LIVE: Korn @ O2 Academy, Brixton

By Rob Barbour

Three US Presidents. Four¬†British Prime Ministers. 9/11, 7/7 and the frankly inexplicable rebranding of Opal Fruits as Starburst. A lot has happened to the world since the release of KoRn’s self-titled d√©but album in 1994,¬†but you wouldn’t know that to¬†glance around Brixton’s palatial O2 Academy this evening. Hell, the posters inside¬†are even advertising an upcoming show by Limp Bizkit – a band who¬†owe their career at least in part to Fred Durst’s¬†messed-up attempt at tattooing KoRn guitarist¬†Brian ‘Head’ Welch.

The air is thick with a combination of anticipation and nostalgia, ably assisted by the rave reviews the band received on a recent UK jaunt supporting Slipknot; the genius behind that particular tour being proven when the¬†latter band’s ‘Duality’ plays over the venue’s PA and an aural wave sweeps over the crowd,¬†singing in unison of pushing their fingers into their EEEEEEEEEEEYEEEES. There’s a huge cheer as an oversized banner of KoRn’s monumentally creepy cover art is raised over the stage. After a false start, with the house lights being dimmed and then unceremoniously brought back up because of reasons, the lights die for realsies and almost immediately THAT cymbal intro starts up.

Ignoring the band’s apparent attempt to build dramatic tension, perennial attention-seeker Fieldy ¬†– these days cutting a remarkably lean figure, ¬†although reassuringly still¬†dressed like a meth-dealing pirate who’s come straight from his third job as a P.E.¬†teacher – wanders nonchalantly onto the stage holding a bass with neon green strings. Within seconds, Davis Munky and Head have appeared and five thousand people are screaming ‘AAAAARE YOOOUUUU REEEAAAADY’. Which we all unequivocally are.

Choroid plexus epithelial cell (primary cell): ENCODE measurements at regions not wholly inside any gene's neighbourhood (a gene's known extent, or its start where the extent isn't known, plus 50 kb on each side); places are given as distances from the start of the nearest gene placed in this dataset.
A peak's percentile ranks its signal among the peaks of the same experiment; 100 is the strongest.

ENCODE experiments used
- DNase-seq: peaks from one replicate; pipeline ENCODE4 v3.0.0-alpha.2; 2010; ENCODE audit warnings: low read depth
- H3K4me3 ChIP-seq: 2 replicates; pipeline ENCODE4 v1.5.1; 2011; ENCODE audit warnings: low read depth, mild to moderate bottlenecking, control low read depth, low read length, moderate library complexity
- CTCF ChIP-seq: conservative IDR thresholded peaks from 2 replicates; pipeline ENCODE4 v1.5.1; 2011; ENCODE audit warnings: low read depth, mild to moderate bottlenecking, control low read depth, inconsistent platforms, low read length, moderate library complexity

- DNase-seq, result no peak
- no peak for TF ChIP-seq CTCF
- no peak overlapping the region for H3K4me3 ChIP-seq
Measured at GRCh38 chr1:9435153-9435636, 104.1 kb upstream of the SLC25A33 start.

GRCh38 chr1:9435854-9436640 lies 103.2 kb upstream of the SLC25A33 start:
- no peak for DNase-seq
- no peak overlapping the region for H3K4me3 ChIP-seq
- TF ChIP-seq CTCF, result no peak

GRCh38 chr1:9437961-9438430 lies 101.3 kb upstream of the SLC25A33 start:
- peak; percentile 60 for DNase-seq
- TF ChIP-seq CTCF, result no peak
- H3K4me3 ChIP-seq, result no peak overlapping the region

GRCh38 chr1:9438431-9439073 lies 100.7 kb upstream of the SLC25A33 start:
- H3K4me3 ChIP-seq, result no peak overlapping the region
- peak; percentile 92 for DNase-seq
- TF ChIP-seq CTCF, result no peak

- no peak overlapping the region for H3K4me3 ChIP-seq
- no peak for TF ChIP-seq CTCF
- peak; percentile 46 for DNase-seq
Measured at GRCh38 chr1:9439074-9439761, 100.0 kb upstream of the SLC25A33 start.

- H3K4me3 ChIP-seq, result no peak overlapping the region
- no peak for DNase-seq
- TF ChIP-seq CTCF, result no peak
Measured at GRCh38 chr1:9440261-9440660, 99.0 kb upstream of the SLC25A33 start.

Over the next ninety minutes, KoRn batter the crowd with¬†note perfect renditions of classics like ‘Blind’, ‘Faget’ and ‘Shoots and Ladders’, all displaying an energy and passion which entirely belie their advancing ages. Indeed, Davis and Fieldy in particular have never looked better and the entire band still full-body headbang in unison to such an extent that somewhere in Bakersfield, California, there must be several physiotherapists currently shopping for fancy new German cars.

Sure, the music hasn’t aged well (and neither have much of the crowd, your shiny-headed reviewer included) and subjected to a minute’s analysis there’s something deeply unsettling about a 44-year-old man in a tracksuit screaming ‘Knick Knack Paddywhack GIVE THE DOG A BONE’ but tonight isn’t meant for reflection or introspection; it’s meant for Friday morning bangovers and primal connections to the angst-ridden teen at the root of every single crowd member’s psyche.

At one point the band stop dead and hold a classic nu-metal gangster pose, arms folded, faces silently daring the crowd to doubt them. It feels like a full minute of silence passes as the band bullet-time their way to a spontaneous ovation before cracking on with the set – this crowd came to shake off the Thursday blues and KoRn are more than giving them their money’s worth. It’s just a shame the show had to take place in a venue with a tendency to make any band heavier than, say, The Postal Service sound like a freak accident in a barrel factory.

And yes, of course bagpipes – the nu-metal of wind instruments – make an appearance, Davis¬†raising his fist into the air as he recreates the sound of a thousand dying mosquitoes to a disproportionately favourable response. By the time the band leave the stage, they’re leaving a sweaty, exhilerated, excorcised, sweaty, enthused and above all sweaty crowd baying for more.

It was really, really sweaty. One dude patted us on the back for letting him through the crowd and it was like being¬†suckerpunched¬†by a waterfall. But of course, there’s always room for The Hits. And therein lies the problem.

When KoRn reappear to take a victory lap by playing a triple-whammy of ‘Falling Away From Me’, ‘Here To Stay’ and of course the timeless ‘Freak On A Leash’ it only serves to highlight just how much better their later material is. KoRn is something of a one-note album and the band’s subsequent evolution is arguably much more worthy of celebration. But as thousands of Adidas-clad fans troop out of the Academy,¬†black tracks of eyeliner and guyliner staining their faces, there are no complaints. This was an anniversary, not a wake, and as the band’s recent Rihanna remix shows there’s still life in the old dog yet. It’s probably time to get rid of the dreadlocks, mind.